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THE SHOW | Prime Video’s Mr. & Mrs. Smith
THE EPISODE | “A Breakup” (Feb. 2, 2024)
THE PERFORMANCES | Glover and Erskine may have had incredibly gorgeous shoes to fill in remaking Brad Pitt and Angelina Jolie’s Mr. & Mrs. Smith, but they took the roles of married spies John and Jane Smith and completely made them their own, layering in a goofy sense of humor and deeply felt heartbreak amid all the gunfire and explosions. The season finale had plenty of action, but the real fireworks were between Glover and Erskine, as John and Jane took aim at each other before reaching a truth serum-induced truce.
In the finale, John and Jane were ordered to kill each other, and Erskine had a devilish glint in her eye as Jane laid a series of lethal traps for her hubby. She and Glover were both impressively athletic as John and Jane breathlessly chased each other through the city, and Glover put his finely honed deadpan skills to good use as John interrogated their poor neighbor Harris, only to find he was just a curious real estate broker. But the highlight came when John finally got the better of Jane and hit her with an injection of truth serum before hitting himself with one too. Glover and Erskine were adorably loopy as John and Jane giggled on the floor together and confessed their secrets to each other. (Glover and Erskine both have strong comedy backgrounds, and this Mr. & Mrs. Smith smartly leaned into that, giving this John and Jane a bond through laughter that carried throughout the entire season.)
John and Jane later learned they were being targeted for death by another John and Jane, and Erskine was achingly tender as Jane nursed a badly wounded John while they hid out in a panic room. (They even told each other their real names!) The finale ended without us knowing if John and Jane made it out alive, but we’re hoping for a miracle, because we’d love to see Glover and Erskine team up for another season of nimble spy adventures.
Scroll down to see who scored Honorable Mention shout-outs this week…
HONORABLE MENTION: Nicholas Gonzalez
Ahead of its series finale, NBC’s La Brea delivered its most emotional gut punch, and Nicholas Gonzalez made sure we felt every bit of it. In the course of betraying Maya Schmidt and making tracks for the baddies’ detention facility where Eve is being held, Levi learned that Gavin & Co. were about to be ambushed. Levi boldly raced to the scene and successfully engaged Maya’s goons in a firefight. Well, pretty successfully, seeing as he wound up taking a bullet to his gut. As Levi slumped down and bled out, Gonzalez delivered a most moving death scene, wheezing and gurgling while ensuring Gavin knew of Eve’s whereabouts. “It’s OK. I’ve made peace with everything… but you and me,” Levin said. Gavin assured his friend that the affair with Eve was in the past, and they’d always be “brothers.” With a faint smile and a big wince, Levi echoed, “Brothers to the end,” before the light went out in his eyes. —Matt Webb Mitovich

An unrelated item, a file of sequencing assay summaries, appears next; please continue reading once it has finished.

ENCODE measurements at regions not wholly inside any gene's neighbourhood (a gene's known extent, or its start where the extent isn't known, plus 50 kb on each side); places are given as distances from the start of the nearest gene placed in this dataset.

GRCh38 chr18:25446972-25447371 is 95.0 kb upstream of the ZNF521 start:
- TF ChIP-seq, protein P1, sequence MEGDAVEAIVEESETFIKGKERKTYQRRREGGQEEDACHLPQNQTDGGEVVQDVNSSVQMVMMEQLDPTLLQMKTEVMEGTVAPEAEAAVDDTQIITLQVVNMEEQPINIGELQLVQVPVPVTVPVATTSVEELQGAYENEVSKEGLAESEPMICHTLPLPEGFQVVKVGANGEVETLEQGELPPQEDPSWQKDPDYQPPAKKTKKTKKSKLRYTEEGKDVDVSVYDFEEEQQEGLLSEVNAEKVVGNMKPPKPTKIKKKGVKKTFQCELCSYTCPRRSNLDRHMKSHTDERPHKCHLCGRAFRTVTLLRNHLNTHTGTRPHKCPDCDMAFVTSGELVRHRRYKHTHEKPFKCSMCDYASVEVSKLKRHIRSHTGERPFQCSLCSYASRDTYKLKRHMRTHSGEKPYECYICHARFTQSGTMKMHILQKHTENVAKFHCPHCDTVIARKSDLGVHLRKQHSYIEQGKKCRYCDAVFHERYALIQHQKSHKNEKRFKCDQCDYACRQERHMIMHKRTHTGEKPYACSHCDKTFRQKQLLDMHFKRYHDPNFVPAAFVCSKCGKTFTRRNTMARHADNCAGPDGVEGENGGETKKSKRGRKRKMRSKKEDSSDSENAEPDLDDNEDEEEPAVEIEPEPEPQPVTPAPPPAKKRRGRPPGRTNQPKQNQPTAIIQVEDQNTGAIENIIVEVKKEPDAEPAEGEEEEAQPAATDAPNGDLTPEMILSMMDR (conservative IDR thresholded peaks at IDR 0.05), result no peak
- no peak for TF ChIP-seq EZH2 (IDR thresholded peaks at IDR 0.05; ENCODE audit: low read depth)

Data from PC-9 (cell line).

HONORABLE MENTION: Clive Owen
Clive Owen has worn the role of iconic private eye Sam Spade like a perfectly fitted fedora on AMC’s Monsieur Spade, and this week, he showed us several reasons why Spade’s legendary investigative skills get results. He was savagely brutal as Spade questioned a would-be assassin, kicking the guy in the face every time he wouldn’t answer, with Owen projecting a hard-nosed air of authority. Then he laid on the charm when Spade joined his neighbors for lunch, smiling and engaging in witty conversation, even while he was secretly snooping around for clues. Seeing how at home Owen is in this role, it’s amazing that this is his first time playing Sam Spade. It feels like he’s been solving cases for years. — Dave Nemetz
HONORABLE MENTION: Leo Woodall
In One Day Episode 7, Leo Woodall perfectly personified the classic narcissistic jerk we’ve all encountered on a bad date. From the moment he scoffed at Emma’s drink order in the swanky, nautical-themed restaurant, telling her they aren’t at a pub, Woodall effectively pulled back the curtain on the worst parts of Dexter’s character without turning him into a cartoon. Though he was clearly disgusted with much of what Emma said and did, Woodall never hammed it up as looks of disdain only momentarily flashed across his face. When Emma kissed him on the cheek, Woodall recoiled just enough for us to notice, but not so much that we wondered why she hadn’t left yet. Instead of approaching the episode as a bulldozing, mansplaining megaphone, Woodall opted for a sinister aloofness that made him feel far, far away, revealing a certain darkness in Dexter that had been believably bubbling beneath the surface all along. —Claire Franken
Which performance(s) knocked your socks off this week? Tell us in the comments!
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